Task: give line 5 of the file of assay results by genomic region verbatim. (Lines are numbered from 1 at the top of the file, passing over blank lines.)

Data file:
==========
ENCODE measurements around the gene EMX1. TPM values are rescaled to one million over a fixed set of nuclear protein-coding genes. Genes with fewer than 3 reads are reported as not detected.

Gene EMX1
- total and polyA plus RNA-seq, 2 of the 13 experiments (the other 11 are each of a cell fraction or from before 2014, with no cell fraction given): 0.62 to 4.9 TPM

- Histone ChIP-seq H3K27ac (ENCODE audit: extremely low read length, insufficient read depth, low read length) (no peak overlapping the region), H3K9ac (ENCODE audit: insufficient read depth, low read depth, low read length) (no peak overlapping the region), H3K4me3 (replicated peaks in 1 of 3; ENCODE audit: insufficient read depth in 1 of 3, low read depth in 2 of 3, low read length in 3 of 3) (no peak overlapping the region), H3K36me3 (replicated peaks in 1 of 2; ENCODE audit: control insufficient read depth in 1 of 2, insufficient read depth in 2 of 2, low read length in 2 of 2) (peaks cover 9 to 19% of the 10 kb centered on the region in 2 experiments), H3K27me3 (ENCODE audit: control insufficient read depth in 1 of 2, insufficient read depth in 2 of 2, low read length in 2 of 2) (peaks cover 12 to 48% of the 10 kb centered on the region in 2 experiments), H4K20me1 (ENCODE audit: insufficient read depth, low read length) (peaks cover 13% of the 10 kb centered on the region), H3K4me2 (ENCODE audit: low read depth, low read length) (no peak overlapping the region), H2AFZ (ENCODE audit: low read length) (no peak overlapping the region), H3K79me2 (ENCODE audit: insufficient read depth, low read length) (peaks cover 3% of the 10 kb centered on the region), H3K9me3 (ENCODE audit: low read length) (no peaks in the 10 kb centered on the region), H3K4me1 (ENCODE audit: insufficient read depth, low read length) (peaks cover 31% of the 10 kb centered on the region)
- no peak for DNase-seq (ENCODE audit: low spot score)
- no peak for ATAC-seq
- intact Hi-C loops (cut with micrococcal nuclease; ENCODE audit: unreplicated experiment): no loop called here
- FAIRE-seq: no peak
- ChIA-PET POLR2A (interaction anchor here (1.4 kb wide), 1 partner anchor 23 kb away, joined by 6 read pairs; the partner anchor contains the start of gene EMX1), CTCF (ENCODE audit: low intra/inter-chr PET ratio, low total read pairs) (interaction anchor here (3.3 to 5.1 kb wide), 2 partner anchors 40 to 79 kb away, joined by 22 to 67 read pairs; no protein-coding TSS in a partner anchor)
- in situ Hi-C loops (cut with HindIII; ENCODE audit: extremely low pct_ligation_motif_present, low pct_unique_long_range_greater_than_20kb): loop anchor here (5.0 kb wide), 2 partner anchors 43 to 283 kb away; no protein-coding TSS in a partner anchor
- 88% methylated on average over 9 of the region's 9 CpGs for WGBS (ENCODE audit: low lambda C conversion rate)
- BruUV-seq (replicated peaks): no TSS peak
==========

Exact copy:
- no peak for DNase-seq (ENCODE audit: low spot score)